Why it pays to save the childminders

Those OECD countries with higher female employment tend to have higher economic growth. The availability of childcare, now more than ever, is therefore essential. The Government was right in the Autumn Statement to extend the free entitlement – 15 hours’ free childcare – to the 40 per cent most deprived 2 year olds. But the majority of childminders have been unable to deliver the free entitlement to date. That needs to change if parents are to be able to take advantage of the new offer.

We often hear about the astronomical cost of childcare. This makes work pointless for too many parents. The SMF’s recent paper The Parent Trap shows that the affordability of childcare is set to worsen in the future: low-income families are set to pay 62 per cent more from their own pockets in 2015 compared to 2006.

But the inflexibility of childcare provision is also a real problem. Picking up children from nursery at the right time is often unachievable with work commitments, despite the wider availability of flexible working. And today, 87 per cent of parents work hours outside Monday-Friday, 9am-5pm: overtime, night shifts and weekend work is much more common here compared to the rest of Europe. The problem is that the overwhelming majority of nurseries just don’t open at these times.

Childminders – home-based carers working at flexible times – can help. They work, on average, longer hours during the week: 44 compared to 33 for nursery workers. And often they’re more conveniently located than any other childcare setting, within “pram-pushing” distance.

But there has been a rapid decline of childminders – with over 40 per cent of the workforce leaving the profession since the 1990s. The Conservatives admirably fought the last election aspiring to reverse this trend.

Some in Downing Street think the solution is to cut the regulations in the Early Years Foundation Stage (EYFS) curriculum, introduced in 2008.This misunderstands the problem. When I worked for the Conservatives, some childminders wrote in complaining about the red tape they faced with the new curriculum. The new slimmed-down version of the EYFS, as recommended in the government-commissioned Tickell Review, will surely help.

But those who shout the loudest often don’t represent the majority views. The National Childminding Association (NCMA) is very supportive of the EYFS. And in visits I have made to childminders, they say the curriculum is helpful in supporting their work.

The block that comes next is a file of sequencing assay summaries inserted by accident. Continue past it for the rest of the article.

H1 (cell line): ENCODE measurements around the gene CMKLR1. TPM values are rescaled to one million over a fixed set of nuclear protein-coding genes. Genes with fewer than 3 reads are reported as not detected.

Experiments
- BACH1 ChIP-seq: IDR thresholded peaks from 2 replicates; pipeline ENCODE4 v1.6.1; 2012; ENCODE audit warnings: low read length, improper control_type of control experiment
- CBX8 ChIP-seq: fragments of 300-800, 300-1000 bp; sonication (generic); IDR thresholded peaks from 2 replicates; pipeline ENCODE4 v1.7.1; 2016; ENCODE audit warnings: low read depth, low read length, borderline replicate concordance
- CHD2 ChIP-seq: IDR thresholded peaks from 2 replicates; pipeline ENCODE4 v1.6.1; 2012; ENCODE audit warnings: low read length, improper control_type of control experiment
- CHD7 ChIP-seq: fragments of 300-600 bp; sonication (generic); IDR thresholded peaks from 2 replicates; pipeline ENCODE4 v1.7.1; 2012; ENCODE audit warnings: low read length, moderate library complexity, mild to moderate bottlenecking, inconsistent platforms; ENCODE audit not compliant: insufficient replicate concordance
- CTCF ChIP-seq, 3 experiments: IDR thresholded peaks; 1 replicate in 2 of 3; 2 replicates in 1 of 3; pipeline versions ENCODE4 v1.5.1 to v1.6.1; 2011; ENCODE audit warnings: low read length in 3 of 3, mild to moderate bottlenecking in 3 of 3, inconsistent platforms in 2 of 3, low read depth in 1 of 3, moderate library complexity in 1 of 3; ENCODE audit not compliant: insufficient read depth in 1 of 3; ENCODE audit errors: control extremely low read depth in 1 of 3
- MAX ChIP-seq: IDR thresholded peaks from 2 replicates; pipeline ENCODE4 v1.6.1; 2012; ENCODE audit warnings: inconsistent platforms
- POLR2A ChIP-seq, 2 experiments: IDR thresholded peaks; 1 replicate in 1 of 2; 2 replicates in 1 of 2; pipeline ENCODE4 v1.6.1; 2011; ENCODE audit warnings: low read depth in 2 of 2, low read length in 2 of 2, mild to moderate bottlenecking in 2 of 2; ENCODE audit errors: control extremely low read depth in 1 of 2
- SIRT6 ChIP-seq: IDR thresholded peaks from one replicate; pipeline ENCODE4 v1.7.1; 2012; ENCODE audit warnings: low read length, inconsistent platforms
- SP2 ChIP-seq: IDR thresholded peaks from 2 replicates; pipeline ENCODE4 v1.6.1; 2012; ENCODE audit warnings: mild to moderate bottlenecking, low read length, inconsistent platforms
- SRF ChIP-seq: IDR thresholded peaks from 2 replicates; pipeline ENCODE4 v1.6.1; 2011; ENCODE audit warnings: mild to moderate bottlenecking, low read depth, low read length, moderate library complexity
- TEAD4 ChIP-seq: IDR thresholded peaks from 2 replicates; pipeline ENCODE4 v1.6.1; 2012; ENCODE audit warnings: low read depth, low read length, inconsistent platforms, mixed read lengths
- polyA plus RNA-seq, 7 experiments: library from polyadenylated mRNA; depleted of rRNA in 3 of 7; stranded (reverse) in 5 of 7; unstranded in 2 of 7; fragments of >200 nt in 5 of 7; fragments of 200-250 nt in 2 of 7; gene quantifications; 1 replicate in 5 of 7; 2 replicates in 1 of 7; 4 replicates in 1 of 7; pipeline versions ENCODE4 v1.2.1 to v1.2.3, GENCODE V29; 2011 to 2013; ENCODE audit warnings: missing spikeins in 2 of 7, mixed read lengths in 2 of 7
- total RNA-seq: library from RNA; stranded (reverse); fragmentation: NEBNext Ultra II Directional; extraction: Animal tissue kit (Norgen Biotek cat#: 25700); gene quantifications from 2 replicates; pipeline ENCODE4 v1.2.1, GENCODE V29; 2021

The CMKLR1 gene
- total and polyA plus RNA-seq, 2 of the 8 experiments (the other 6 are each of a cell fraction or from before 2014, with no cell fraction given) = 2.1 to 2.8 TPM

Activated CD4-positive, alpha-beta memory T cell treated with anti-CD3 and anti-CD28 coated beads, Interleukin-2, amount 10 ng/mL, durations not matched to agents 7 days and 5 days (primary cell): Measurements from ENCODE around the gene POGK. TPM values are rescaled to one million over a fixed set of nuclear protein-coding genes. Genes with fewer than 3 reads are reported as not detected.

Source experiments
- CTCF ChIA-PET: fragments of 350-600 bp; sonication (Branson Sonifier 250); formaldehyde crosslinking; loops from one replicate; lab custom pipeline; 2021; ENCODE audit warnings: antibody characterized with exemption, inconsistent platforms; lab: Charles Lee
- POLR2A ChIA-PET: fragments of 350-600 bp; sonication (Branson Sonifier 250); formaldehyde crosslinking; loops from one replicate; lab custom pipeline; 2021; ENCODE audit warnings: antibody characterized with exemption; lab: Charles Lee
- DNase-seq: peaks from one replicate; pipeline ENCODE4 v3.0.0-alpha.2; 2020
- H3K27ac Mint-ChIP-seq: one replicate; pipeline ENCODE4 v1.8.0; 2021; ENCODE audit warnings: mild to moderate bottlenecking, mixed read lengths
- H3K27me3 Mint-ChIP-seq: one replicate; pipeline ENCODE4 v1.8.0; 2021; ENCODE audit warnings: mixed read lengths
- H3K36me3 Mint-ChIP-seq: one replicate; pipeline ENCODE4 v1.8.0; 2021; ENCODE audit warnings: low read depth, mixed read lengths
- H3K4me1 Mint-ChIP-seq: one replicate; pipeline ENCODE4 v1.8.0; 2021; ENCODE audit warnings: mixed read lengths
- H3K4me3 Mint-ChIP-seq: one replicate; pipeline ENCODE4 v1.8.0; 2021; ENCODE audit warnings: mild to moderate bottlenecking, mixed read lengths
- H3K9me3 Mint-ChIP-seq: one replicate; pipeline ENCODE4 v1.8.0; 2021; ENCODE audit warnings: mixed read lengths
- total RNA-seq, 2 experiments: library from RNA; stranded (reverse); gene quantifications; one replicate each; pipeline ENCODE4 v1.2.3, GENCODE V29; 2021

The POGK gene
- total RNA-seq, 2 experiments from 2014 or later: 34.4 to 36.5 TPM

You see, as research by Daycare Trust shows, childminders are fighting against an untrue perception that they are less quality and safe than nurseries. Working to the same curriculum as nurseries helps counter this misconception. Indeed, the decline in childminders has stalled, even recently risen, since this new layer of red tape.

The real reason for the tens of thousands of childminders leaving the profession is that parental demand has massively shifted away from them in favour of daycare centres. As childminder numbers have plummeted over the last decade, day centres numbers have rocketed.

This trend has been exacerbated by the absurd regulations around the delivery of the early years free entitlement, the 15 free hours all parents of 3 and 4 year olds – and now 40 per cent of 2 year olds – are entitled to at any childcare setting of their choice. To receive the government money to deliver these free hours, childminders don’t just have to have at least a good OFSTED inspection, they have to be part of an approved childminding network. These networks – often provided by the NCMA – are funded by local authorities.

Fewer than half of local authorities currently provide these networks, so childminders in many areas of the country are not able to provide parents with free hours. In fact, only 17 per cent of childminders nationwide provide the free entitlement. This situation is likely to worsen in the future as local authorities have their budgets squeezed.

Daycare centres just have to have at least a good OFSTED inspection to deliver the free entitlement. So a greater proportion than childminders are delivering free hours. Little wonder many parents are choosing the day care centres: a significant number of hours of the childcare place they are paying for are free.

Fortunately, the Department for Education has listened to the Social Market Foundation, and has dropped the national requirement for childminders to be part of a network to deliver the free entitlement. It will now be up to local authorities if they maintain this unfair rule. Yes, childminder networks deliver training opportunities and drive-up quality. But for the sake of creating greater choice and flexibility in the market, local authorities should level the playing field and allow childminders to deliver the early years free entitlement even if they aren’t a member of an approved network.


Related items:

Page 1 of 1